calling a spade a spade.

Lately I’ve been thinking about a horizontal eyebrow piercing. It’s an idle thought. I doubt I’ll ever modify any part of my face. My reasoning has less to do with how it might affect my employment opportunities, however, and more to do with issues like my tendency to develop raised scars, or the number of times I faceplant on my laptop or my bed, which can’t be good for healing. I’ve dealt with some difficult healing processes with the tattoos and piercings I already sport, and right now I’m not willing to modify my sleeping position further.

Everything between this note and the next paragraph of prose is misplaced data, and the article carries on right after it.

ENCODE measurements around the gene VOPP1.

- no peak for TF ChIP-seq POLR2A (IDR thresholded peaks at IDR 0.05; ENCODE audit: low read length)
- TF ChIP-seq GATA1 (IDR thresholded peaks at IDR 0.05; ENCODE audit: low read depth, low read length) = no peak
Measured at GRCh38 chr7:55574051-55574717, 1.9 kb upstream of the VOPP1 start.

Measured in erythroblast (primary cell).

Talking about body modification may seem like an odd entry point to a discussion of information transparency in academia, but bear with me.I recently attended a conference that, historically, I have loved passionately; it occurs at the end of the academic year and feels like a simultaneous respite and revitalizing force, nonstop intellectual stimulation that is–dare I say it–diverse, poetic, truly interdisciplinary, fun. This conference inspired me to wholeheartedly embrace open access despite what it could do for my employment possibilities. It inspired me to rethink my philosophy about information transparency such that I wouldn’t feel hypocritical about it, and to be at peace with the notion that these choices–like all the choices I’ve made preceding this moment–could potentially affect my chances at tenure-track employment. This initially seemed daunting, but in truth, I never expected to be employable in the traditional sense of the word. I’m a writer. I’ve narrowly avoided being a starving artist, but I embarked on this career path knowing it was a distinct possibility, the point being that I’ve always been willing to sacrifice certain potentials in furtherance of a large goal that I’ve always perceived as fulfilling to self and community. Deciding to post drafts and publish only in open-access journals seems minor in comparison to that first, enormous decision.

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